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Olga Bonfiglio

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Olga Bonfiglio is a Huffington Post contributor and author of Heroes of a Different Stripe: How One Town Responded to the War in Iraq. She has written for several magazines and newspapers on the subjects of food, social justice and religion. She currently volunteers on a small dairy farm in southwest Michigan.

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75 Articles, 1 Quick Links, 48 Comments, 0 Diaries, 0 Polls

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(20 comments) SHARE More Sharing        Sunday, March 18, 2012
Some Sociological Explanations for Climate Change Denial Talk about climate change seems to be a taboo subject in America today. As you may expect, it's about money, politics, culture and media bias. Sociologists have yet another explanation.
(14 comments) SHARE More Sharing        Wednesday, February 15, 2012
Big Government and Big Corporations Befriend the Local Food Movement The local food movement is one of the great trends to hit the country over the past decade. What isn't widely known is that the federal government, some big corporations and a variety of non-profit and small business organizations are stepping up to encourage the growth and viability of a local food system in order to give people of all income levels access to local food that is healthier, safer and fresher.
(1 comments) SHARE More Sharing        Thursday, December 22, 2011
The War in Iraq Is Over--Not Members of the Kalamazoo Nonviolent Opponents of War (KNOW) held their usual Sunday peace vigil in front of the Federal Building in downtown Kalamazoo as they have been doing since September 1, 2002. And, it doesn't look as though they are going away despite President Obama's declaration of the end of the war in Iraq.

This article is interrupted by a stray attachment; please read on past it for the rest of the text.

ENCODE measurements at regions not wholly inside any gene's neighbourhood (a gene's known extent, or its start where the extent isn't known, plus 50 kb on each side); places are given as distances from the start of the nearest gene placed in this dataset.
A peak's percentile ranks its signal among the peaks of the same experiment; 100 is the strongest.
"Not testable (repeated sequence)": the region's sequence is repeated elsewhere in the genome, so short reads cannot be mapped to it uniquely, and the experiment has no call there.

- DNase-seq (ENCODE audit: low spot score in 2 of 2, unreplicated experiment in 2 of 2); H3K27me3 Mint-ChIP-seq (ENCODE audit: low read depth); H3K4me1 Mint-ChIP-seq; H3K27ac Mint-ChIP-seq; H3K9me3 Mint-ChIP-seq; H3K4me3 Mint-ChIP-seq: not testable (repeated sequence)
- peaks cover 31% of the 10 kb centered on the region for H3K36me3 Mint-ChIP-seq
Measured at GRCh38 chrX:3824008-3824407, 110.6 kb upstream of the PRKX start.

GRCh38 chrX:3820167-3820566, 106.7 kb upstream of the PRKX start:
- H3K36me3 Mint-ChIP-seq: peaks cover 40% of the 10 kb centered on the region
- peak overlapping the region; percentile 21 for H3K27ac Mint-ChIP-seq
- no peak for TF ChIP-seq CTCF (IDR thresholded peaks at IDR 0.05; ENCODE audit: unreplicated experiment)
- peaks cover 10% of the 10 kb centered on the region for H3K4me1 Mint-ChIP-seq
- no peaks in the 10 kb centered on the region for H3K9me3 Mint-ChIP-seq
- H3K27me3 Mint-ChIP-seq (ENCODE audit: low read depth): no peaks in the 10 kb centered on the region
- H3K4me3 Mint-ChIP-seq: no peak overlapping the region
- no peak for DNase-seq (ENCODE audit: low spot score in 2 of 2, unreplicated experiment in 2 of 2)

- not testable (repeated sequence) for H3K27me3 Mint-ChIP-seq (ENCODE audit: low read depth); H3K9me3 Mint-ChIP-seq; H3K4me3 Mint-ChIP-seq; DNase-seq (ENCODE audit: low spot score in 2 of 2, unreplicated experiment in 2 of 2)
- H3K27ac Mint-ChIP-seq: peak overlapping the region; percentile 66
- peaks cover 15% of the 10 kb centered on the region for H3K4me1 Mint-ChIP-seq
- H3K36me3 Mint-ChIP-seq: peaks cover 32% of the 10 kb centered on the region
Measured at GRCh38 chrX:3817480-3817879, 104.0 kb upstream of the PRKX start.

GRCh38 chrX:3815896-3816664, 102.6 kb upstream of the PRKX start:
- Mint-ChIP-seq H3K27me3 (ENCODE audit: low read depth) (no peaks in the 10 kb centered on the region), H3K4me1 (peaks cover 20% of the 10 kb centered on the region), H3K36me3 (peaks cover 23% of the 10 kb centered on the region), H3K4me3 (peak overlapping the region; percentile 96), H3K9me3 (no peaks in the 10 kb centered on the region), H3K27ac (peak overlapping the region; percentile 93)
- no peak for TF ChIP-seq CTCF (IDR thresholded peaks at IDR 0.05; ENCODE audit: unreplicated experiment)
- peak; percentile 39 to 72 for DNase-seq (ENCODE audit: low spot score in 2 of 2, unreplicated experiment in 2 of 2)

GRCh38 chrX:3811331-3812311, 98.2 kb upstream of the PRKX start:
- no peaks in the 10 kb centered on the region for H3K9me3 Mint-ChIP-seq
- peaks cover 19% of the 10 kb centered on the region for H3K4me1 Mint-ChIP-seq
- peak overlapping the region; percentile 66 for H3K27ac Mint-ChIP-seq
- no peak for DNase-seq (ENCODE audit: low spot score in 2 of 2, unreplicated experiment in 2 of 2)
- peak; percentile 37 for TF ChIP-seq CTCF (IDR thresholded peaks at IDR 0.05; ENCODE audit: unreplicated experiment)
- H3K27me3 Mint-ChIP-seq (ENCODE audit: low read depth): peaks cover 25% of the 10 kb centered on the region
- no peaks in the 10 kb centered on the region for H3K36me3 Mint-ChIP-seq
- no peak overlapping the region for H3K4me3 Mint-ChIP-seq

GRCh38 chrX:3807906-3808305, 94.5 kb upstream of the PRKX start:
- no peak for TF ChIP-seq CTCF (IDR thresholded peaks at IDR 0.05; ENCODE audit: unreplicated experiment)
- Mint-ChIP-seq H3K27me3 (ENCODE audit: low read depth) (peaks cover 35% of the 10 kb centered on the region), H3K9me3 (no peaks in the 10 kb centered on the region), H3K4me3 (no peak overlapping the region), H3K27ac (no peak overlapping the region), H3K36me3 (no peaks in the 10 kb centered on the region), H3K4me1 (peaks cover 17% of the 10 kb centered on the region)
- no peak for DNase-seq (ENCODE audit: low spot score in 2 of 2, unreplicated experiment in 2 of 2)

From Images
(2 comments) SHARE More Sharing        Saturday, December 10, 2011
Michigan Can Be a Leader in Dealing With Climate Change The opportunity to pull Michigan out of its economic slump and deal with climate change is right in front of us. But leaders are dithering.
(6 comments) SHARE More Sharing        Friday, November 4, 2011
Van Jones Has An Answer Who can possibly muster hope in the face of the declining job market, an assault on the middle class, environmental degradation, financial ruination, dismemberment of public services and the high cost of education? After hearing Van Jones speak, I wish I were 20 again.
SHARE More Sharing        Tuesday, September 27, 2011
Urban planting: Turning blight into bounty in the inner city Here is an excerpt from an article I wrote about Catholic spirituality and urban gardens that was published as a cover story in US Catholic magazine. This illustrates the growing interest and importance of this grassroots movement that is transforming our overwrought national food system.
From Images
(3 comments) SHARE More Sharing        Friday, September 2, 2011
Losing Alicia--A Father's Journey After 9/11 An extraordinary book by an extraordinary man living with an extraordinary tragedy.
(1 comments) SHARE More Sharing        Friday, August 5, 2011
Hiroshima Day Reflection on Nuclear Weapons It's been 66 years since the bombing of Hiroshima and many people have been trying to rid the world of these viciously dangerous, exorbitantly expensive and wildly unnecessary weapons. Read why and how both peace activists and Cold War hawks are doing it.
(3 comments) SHARE More Sharing        Wednesday, August 3, 2011
What Happened to the Bill of Rights in Kalamazoo? The Bill of Rights were ripped off in Kalamazoo. Has it happened in your town, too?
From Images
(1 comments) SHARE More Sharing        Sunday, July 24, 2011